I fell in love with the Lieutenant House the first time I saw it and then when I learned that is named after the henchman of Bugsy Seigel I loved it even more. This amazing home belongs to Sara Stratford, her husband and three kids. Sara and her family live in Westchester County outside of New York City. Just like so many of us, the pandemic forced them to reprioritize, hunker down and make some decisions about what is important.

You’re going to love taking a peek at this home. It’s smartly designed and surrounded by gorgeous old growth trees — and Sara has so many smart things to say about parenting older kids. Welcome, Sara!

I’m Sara, a 46 year old Equinox spin instructor/writer/preschool teacher, married to Travis, 48, brand consultant, design snob, and all around stud. We met in college at “The BYU”… Travis had served in Sweden on his Mormon mission with my sister, Laura. We just celebrated our 24th wedding anniversary!

We have three kids: Scout is 20 and studying animation at University of the Arts London. She loves horses, Pokemon, Minecraft, and Dungeons and Dragons. And she is the most beautiful snowboarder I’ve ever seen. Calder, almost 18, is a rising senior at Edgemont High School. Calder is a stylish and kind kid who founded the Autism Awareness Club at his high school. He has a fantastic sense of humor and also snowboards like a boss. Our youngest son is Crosby, 13, non-verbal, autistic, and cherubic. He communicates with an iPad and melts the heart of everyone he meets. He is as delicious as humans get.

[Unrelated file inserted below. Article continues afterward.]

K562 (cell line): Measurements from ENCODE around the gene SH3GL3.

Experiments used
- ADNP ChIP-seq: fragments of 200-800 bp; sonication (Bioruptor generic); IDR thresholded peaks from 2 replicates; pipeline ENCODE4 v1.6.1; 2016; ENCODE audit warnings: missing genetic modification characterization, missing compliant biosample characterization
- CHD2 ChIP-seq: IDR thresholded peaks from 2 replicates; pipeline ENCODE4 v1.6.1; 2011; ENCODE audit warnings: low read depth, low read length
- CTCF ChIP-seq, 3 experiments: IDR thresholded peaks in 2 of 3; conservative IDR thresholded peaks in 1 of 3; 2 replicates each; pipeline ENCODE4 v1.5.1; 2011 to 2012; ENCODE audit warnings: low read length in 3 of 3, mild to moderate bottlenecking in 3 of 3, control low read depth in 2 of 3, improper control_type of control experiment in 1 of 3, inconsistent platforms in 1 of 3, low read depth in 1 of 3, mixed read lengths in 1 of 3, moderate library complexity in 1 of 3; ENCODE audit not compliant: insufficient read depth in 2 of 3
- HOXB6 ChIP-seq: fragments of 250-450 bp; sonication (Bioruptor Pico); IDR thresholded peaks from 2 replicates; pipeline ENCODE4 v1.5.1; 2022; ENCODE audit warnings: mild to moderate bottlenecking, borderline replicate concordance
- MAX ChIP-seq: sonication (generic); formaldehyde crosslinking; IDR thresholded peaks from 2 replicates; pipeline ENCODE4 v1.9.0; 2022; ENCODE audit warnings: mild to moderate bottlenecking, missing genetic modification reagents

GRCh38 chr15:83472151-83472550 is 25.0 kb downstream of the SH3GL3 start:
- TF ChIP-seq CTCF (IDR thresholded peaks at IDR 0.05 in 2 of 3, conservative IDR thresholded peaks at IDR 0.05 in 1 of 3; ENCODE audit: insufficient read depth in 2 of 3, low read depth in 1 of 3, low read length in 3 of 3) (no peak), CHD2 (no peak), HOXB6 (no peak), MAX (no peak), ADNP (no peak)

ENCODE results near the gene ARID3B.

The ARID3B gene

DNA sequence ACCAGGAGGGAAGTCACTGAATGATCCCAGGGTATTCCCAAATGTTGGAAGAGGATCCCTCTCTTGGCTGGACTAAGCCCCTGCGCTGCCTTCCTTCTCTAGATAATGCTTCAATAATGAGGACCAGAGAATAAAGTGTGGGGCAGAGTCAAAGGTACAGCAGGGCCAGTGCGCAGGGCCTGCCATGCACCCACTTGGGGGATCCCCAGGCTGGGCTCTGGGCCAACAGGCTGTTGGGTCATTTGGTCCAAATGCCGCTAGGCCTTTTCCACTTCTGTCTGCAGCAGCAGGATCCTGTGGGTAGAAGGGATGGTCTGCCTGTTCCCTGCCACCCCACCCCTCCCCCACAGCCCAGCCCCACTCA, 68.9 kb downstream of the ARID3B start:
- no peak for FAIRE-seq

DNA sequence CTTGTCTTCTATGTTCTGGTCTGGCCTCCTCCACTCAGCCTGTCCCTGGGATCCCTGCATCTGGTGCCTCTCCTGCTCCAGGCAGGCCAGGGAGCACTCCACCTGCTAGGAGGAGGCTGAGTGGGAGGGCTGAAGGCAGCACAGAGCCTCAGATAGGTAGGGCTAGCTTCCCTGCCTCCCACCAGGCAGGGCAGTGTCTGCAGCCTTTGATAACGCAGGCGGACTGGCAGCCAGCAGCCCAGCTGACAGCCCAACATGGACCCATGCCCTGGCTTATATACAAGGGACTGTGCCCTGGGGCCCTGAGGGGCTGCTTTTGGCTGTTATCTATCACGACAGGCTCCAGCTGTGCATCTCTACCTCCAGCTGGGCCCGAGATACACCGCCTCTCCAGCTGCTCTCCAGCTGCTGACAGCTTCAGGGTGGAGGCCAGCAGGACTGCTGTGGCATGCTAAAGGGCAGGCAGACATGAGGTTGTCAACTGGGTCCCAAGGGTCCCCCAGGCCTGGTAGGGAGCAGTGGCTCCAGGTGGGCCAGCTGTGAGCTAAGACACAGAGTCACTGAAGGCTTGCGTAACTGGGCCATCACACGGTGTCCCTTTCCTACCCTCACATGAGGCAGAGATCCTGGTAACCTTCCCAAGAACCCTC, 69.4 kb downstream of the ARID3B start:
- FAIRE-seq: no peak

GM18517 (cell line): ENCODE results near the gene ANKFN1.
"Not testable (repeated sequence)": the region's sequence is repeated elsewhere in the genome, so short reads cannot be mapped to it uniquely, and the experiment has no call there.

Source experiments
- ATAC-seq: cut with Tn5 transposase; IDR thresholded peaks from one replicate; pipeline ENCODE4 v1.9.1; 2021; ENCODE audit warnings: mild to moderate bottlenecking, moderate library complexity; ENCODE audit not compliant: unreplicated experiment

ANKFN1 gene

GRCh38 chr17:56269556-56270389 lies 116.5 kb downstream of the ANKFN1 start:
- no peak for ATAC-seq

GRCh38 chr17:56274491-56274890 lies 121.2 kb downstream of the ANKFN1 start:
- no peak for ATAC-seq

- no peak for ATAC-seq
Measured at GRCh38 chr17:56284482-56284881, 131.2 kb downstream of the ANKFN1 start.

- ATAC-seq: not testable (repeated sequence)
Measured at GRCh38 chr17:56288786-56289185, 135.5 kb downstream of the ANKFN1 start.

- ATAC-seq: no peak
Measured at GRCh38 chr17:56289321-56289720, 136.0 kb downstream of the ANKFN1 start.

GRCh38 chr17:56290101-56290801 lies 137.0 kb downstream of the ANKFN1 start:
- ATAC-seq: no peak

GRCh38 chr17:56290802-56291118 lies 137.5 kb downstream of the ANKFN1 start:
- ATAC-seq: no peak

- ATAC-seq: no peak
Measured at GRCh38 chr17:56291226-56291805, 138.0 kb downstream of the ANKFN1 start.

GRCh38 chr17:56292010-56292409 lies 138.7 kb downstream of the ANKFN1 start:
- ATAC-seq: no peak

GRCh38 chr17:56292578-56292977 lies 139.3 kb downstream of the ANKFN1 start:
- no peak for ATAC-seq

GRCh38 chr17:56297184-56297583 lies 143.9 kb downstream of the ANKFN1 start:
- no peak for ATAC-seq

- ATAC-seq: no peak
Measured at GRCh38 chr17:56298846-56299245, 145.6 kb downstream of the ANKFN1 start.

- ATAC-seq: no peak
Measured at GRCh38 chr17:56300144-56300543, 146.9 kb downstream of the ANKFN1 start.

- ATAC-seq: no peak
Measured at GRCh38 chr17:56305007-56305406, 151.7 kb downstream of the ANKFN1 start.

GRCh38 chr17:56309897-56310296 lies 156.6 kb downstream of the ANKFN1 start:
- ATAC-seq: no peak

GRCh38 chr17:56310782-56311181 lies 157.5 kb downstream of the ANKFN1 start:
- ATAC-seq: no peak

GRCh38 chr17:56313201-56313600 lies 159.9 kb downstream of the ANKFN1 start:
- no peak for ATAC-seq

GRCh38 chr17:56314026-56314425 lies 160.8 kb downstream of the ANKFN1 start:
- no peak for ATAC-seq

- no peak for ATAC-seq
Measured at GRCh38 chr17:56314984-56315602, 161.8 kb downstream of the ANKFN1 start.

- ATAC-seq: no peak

We live in an area called Old Edgemont in Westchester County, New York, which is a northern suburb of New York City. Our neighborhood is a short walk from the Scarsdale Metro North train station, which is what the majority of our neighbors use to commute into and out of Manhattan.

Like us, the majority of families move to Old Edgemont for the highly rated public school system. Housing costs and taxes are high: an average home in our neighborhood sells for $1 million+, and annual property taxes of $35,000 is considered “reasonable,” which I know sounds insane. But living in Old Edgemont has provided our family more room than a city apartment, an amazing cultural experience, and has provided our kids with a top-notch educational experience with annual property taxes that are less than sending several kids to private school (or at least that’s how we look at it).

Our neighborhood is charming with its mostly 1920s era Tudor homes with slate roofs, tree-lined streets, and nature preserves within walking distance. But we’ve actually found the people inside the homes to be even more interesting — many of whom are leaders in their respective fields and just fascinating people in general.

We’ve found the Old Edgemont community to be open-minded, welcoming, and diverse (our neighbors and neighborhood friends are from all around the world and from all corners of the USA.) But I admit, as Westerners living in NYC the past 20+ years (I’m from Boulder, CO and Travis hails from Lake Arrowhead, CA,) we still have a part of our hearts in “The West.”

Things close by that we love: Scarsdale Village is in walking distance, with restaurants and shops. Walking to the train with easy access to Manhattan is amazing (a 30 minute express train ride.) We can also walk to all the kids’ schools (walking culture was something we loved about Brooklyn and did not want to give that up in the burbs.)

We love to run/bike on the Bronx River Path. I’ve logged many, many miles pushing Crosby in a jogging stroller (and have the triceps to prove it). And then the obvious, Manhattan is just a short train ride away. It’s been fun to experience the city — and also have children who are comfortable navigating their way around it.